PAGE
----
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American Chemical Society's weekly PressPac -- Jan. 14, 2009
Date:1/19/2009

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In the study, Rodney R. Dietert points out that a scientific field known as developmental immunotoxicology (DIT) focuses on the effects of exposure to biological materials, drugs, medical devices, chemicals, and other environmental factors on the developing immune system in fetuses, infants and children. Research so far suggests links between those factors and an increased risk of asthma, autism, diabetes, leukemia, and other important diseases.

Dietert's perspective article examines diseases associated with DIT and calls for an increase in awareness of preadult immune dysfunction and its consequences on life-long chronic disease. A protected, well functioning immune system, the paper says, could not only extend quality of life during adulthood, it could also reduce future health care needs. Identifying hazards for developing immune systems and protection against dysfunction provide opportunities to reduce health risks for the most significant chronic diseases of children and adults, Dietert says. JS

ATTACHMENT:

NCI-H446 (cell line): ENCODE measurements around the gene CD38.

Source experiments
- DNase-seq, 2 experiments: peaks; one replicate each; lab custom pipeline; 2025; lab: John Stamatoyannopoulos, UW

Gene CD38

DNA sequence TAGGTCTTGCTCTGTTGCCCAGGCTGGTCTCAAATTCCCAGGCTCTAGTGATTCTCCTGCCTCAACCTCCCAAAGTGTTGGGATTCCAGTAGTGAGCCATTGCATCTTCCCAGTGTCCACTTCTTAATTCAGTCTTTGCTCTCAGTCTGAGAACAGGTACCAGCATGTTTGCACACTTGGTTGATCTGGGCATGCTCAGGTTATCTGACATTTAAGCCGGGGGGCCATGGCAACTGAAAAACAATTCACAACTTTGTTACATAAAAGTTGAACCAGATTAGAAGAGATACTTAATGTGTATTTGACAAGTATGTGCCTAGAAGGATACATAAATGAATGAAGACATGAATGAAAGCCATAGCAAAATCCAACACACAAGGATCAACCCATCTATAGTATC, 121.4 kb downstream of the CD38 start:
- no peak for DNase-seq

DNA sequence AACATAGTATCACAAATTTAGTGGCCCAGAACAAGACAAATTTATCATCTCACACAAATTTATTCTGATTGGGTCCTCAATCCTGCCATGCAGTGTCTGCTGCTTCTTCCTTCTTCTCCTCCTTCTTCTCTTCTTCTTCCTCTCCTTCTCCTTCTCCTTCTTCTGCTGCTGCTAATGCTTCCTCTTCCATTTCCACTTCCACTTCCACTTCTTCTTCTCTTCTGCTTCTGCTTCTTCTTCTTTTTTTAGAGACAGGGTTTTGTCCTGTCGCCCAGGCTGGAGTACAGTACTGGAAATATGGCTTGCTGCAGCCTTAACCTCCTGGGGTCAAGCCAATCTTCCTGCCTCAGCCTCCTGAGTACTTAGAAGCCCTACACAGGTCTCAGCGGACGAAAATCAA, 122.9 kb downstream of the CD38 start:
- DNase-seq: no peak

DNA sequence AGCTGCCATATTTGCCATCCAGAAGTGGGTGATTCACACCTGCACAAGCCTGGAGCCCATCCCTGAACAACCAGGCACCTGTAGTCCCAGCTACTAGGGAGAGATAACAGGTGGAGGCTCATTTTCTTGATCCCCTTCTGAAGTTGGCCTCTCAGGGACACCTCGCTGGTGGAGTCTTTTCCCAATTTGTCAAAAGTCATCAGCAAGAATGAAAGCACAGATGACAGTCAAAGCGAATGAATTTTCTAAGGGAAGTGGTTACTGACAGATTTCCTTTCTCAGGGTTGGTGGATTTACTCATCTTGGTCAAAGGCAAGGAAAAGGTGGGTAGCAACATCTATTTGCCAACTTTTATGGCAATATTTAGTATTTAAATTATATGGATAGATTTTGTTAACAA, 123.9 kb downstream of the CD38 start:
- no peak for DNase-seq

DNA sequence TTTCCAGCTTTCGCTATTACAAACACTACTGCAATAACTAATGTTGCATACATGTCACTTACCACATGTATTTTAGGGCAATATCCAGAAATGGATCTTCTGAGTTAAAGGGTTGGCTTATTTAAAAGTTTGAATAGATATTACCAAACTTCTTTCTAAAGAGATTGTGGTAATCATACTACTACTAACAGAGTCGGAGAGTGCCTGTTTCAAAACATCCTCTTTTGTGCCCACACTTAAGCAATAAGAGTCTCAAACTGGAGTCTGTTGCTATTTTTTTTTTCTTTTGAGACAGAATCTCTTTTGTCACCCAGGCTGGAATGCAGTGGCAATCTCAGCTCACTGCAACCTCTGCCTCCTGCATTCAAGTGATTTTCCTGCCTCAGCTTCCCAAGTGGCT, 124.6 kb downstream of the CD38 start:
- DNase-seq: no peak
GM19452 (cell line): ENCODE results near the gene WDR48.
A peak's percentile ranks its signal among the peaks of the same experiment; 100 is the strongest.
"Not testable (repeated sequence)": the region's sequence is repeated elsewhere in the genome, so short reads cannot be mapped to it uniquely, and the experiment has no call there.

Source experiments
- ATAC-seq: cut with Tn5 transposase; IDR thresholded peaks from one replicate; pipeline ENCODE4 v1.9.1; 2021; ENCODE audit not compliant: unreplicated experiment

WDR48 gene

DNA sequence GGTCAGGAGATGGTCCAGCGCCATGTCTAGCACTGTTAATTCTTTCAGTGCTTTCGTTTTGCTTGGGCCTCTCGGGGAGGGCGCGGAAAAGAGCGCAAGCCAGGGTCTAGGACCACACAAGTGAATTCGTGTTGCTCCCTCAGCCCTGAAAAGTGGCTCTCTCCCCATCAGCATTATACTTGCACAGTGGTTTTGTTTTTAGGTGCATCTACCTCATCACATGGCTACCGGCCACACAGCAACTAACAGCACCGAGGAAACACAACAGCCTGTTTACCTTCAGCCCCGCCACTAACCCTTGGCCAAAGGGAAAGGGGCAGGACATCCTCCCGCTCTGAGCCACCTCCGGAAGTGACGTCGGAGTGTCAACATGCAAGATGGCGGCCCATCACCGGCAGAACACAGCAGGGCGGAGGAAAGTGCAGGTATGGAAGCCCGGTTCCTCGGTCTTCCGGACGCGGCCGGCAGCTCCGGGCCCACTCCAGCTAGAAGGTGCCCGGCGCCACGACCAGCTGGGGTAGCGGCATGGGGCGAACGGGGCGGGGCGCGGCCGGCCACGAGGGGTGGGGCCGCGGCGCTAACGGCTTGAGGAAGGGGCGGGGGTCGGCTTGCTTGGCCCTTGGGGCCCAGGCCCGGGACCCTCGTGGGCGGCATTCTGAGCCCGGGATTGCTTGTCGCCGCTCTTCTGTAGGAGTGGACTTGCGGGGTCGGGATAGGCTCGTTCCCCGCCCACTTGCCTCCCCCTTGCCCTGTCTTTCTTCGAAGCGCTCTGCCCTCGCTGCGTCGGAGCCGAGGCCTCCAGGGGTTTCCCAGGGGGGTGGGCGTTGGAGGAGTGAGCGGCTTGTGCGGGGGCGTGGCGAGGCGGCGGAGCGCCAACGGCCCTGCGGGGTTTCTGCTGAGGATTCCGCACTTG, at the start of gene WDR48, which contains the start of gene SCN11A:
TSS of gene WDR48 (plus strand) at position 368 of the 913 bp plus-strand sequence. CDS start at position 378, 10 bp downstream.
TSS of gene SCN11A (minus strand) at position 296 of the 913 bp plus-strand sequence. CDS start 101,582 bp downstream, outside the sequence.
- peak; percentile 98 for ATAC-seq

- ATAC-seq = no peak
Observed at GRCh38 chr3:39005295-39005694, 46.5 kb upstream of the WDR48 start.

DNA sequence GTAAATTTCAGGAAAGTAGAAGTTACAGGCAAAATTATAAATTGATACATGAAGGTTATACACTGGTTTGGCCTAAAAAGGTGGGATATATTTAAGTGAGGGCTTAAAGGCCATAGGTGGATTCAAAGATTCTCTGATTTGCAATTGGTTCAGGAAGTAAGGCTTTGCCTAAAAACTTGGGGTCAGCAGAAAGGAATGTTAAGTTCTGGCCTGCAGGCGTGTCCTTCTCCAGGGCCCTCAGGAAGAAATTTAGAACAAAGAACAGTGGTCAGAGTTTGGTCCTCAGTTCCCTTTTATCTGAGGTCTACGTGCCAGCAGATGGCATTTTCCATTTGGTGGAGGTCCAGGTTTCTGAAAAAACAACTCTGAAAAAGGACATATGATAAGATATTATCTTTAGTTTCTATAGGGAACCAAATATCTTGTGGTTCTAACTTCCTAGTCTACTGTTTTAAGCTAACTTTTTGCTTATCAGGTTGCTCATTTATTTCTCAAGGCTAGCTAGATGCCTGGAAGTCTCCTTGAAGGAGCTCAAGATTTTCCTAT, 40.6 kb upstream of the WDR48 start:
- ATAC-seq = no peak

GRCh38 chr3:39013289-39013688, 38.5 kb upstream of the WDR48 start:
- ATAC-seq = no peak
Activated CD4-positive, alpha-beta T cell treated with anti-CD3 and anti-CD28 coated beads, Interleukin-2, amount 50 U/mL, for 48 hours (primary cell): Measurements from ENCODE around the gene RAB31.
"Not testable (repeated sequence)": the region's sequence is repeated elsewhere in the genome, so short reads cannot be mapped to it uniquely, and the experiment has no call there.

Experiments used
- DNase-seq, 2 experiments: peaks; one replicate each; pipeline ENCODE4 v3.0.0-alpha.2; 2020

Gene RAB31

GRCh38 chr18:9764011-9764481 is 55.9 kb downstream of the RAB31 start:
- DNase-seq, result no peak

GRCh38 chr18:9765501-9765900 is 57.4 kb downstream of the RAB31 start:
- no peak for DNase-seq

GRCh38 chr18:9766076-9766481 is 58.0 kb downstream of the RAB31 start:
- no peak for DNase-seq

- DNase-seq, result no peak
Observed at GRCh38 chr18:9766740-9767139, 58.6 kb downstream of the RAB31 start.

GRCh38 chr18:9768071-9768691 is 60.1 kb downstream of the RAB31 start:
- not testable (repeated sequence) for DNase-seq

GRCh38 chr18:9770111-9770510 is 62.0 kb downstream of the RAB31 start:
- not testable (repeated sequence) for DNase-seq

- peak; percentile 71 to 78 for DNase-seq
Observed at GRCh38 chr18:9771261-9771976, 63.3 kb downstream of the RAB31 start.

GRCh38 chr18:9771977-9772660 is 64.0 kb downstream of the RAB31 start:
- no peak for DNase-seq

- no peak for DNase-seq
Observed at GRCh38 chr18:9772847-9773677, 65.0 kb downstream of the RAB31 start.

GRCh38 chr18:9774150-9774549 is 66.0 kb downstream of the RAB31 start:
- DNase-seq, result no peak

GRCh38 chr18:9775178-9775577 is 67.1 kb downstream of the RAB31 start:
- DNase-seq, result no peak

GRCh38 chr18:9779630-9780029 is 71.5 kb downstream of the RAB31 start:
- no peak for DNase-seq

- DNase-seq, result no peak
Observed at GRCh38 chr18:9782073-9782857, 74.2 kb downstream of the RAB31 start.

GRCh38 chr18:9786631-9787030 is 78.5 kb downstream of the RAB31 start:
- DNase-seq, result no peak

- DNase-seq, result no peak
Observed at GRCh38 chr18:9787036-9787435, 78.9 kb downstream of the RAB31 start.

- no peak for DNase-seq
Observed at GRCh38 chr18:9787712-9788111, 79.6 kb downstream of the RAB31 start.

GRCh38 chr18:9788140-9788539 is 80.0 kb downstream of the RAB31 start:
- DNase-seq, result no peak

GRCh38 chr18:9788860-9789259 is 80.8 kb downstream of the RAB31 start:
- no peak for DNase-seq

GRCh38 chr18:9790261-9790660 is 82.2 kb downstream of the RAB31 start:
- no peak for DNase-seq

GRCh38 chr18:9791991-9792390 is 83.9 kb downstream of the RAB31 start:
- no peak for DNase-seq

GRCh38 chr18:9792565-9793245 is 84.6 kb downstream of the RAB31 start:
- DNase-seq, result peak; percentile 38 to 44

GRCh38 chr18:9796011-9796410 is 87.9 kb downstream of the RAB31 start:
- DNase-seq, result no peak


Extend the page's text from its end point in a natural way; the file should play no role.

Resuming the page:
ARTICLE #4 FOR IMMEDIATE RELEASE "Developmental Immunotoxicology: Focus on Health Risks"

DOWNLOAD FULL TEXT ARTICLE http://pubs.acs.org/stoken/presspac/presspac/full/10.1021/tx800198m

CONTACT:
Rodney R. Dietert, Ph.D.
Cornell University
Ithaca, N.Y.
Phone: (607) 253-4015
Fax: (607) 253-3384
Email: rrd1@cornell.edu


ARTICLE #5 EMBARGOED FOR 9 A.M., EASTERN TIME, Jan. 19, 2009

Surprising new health and environmental concerns about tungsten
Chemical & Engineering News

Surprising new scientific research is raising concerns about the potential health and environmental hazards of tungsten a metal used in products ranging from bullets to light bulbs to jewelry that scientists once thought was environmentally-benign, according to
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Contact: Michael Woods
m_woods@acs.org
202-872-6293
American Chemical Society
Source:Eurekalert  

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